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Sib, — Allow me to congratulate the public of "Marlborough, and more especially those who advocate Secular Instruction, on the. foresight shown by Joseph Ward Esq. m publishing at such an opportune moment the extract from J. S._ Mill, bearing so closely on the question of Public Education now before the Assembly. Mill is entirely right, and Mr Ward d«serv«B

i- great credit for publishing the opinion of one so much respected by all thinking ineu. The l- State should not mould men's minds, nor is it \j» anticipated that it will ever attempt it, so far 1. as British Public institution? are concerned, but ill it should so educate them that it would be ira- , possible to divert their minds from the truth— m other words give them a sound secular edu--33 cation. But. if the State should not mould to. men's minds, neither should it assist other iniri^.stitutions' to do so? This will be clear by i- changing one word m the quotation, and al is probably; the . view Mr |Ward takes, l- and why he has quoted Mill, as he may ,^wish to point out the great danger to the ■** isiate, if mens minds are educated into passive obedience. "To possess such a control and actually exert it, is to be despotic. A Church which can mould the opinions and sentie ments of jthe people from their youth upwards * n can do [with them whatever it pleases." It is a c very serious matter indeed, this moulding pro--16 cess, for here lies the gist of the difference bev ' tween the Secular and Denominational parties e » — between progress of mind, and that state of l ® existence or vegetation m which it will dp what l j* ever it is told. The Secularist holds that the " State shall not assist orcountenance the "moulding," nay it is very concievable that the minds ?» of youths can be trained to become antagonistic re to any State or to the progress of civilisation itB > self; and that the moulding will gome day be 8 stopped by law. And this jlegal interference ca would be a mere deduction from Mill's arguP ment, for he like many other great men has not 10 always seen the ultimate result of his own con" l 8 elusions. As one of the public and deeply m 16 terested m the progres of mind untrammelled [' by. the moulding, I sincerely thank Mr Ward JC for his able advocacy of pure secular instruction ?' by having given prominence to the statements B of 'such a distinguished authority. ._ ■ ■ ' ■ SEOtTT J A'R.TST.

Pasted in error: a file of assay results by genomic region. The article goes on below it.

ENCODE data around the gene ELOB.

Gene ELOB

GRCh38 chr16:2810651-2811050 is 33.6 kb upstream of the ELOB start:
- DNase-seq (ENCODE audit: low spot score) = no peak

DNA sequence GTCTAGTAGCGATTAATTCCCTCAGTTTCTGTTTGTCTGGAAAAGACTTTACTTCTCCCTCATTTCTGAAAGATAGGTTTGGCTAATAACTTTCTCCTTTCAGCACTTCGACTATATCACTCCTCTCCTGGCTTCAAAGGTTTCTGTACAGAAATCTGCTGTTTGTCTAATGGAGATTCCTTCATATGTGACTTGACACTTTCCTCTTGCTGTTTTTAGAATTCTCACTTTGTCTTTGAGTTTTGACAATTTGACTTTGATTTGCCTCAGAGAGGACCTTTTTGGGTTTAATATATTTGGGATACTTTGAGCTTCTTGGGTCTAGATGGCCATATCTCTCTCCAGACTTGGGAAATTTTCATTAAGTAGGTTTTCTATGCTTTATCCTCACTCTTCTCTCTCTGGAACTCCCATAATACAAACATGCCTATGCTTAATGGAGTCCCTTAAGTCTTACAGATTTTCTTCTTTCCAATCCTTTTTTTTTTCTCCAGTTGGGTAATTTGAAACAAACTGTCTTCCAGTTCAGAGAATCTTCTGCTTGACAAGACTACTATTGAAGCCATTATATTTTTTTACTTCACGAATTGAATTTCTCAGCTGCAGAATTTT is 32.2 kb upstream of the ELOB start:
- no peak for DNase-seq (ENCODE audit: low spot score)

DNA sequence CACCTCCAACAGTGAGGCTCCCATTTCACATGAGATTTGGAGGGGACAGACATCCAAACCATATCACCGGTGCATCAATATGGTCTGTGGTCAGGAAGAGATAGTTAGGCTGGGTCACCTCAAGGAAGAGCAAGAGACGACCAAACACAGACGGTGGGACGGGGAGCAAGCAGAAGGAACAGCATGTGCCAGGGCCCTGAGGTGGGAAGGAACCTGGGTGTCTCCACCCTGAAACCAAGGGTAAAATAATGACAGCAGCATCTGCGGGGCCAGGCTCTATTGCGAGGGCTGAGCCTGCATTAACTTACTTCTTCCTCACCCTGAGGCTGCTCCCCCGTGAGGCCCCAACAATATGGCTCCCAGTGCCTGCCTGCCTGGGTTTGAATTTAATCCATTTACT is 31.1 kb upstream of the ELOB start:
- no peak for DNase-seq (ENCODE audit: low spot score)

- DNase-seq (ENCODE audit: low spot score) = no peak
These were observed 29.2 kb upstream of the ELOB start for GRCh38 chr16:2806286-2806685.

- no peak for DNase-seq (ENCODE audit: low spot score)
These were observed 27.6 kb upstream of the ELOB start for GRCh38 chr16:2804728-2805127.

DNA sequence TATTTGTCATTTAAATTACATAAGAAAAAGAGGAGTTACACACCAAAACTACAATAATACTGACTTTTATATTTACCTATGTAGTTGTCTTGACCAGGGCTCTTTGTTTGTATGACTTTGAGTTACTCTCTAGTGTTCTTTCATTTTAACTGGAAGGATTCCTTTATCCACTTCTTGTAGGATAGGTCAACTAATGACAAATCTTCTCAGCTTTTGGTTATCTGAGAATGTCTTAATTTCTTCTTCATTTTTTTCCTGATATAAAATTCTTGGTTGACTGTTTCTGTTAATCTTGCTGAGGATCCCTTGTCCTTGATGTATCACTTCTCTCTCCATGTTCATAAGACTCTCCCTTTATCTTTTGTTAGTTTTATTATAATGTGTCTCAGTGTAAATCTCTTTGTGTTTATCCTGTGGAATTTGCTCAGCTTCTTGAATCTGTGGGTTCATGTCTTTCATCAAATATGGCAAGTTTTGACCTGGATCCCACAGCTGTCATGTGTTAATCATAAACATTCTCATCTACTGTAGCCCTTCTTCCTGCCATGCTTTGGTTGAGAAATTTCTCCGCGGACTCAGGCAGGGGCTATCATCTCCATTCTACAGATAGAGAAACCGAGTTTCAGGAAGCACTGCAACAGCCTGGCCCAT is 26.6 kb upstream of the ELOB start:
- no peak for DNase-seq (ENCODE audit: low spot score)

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A REPLY TO MR WARD., Marlborough Express, Volume XII, Issue 946, 18 August 1877

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A REPLY TO MR WARD. Marlborough Express, Volume XII, Issue 946, 18 August 1877

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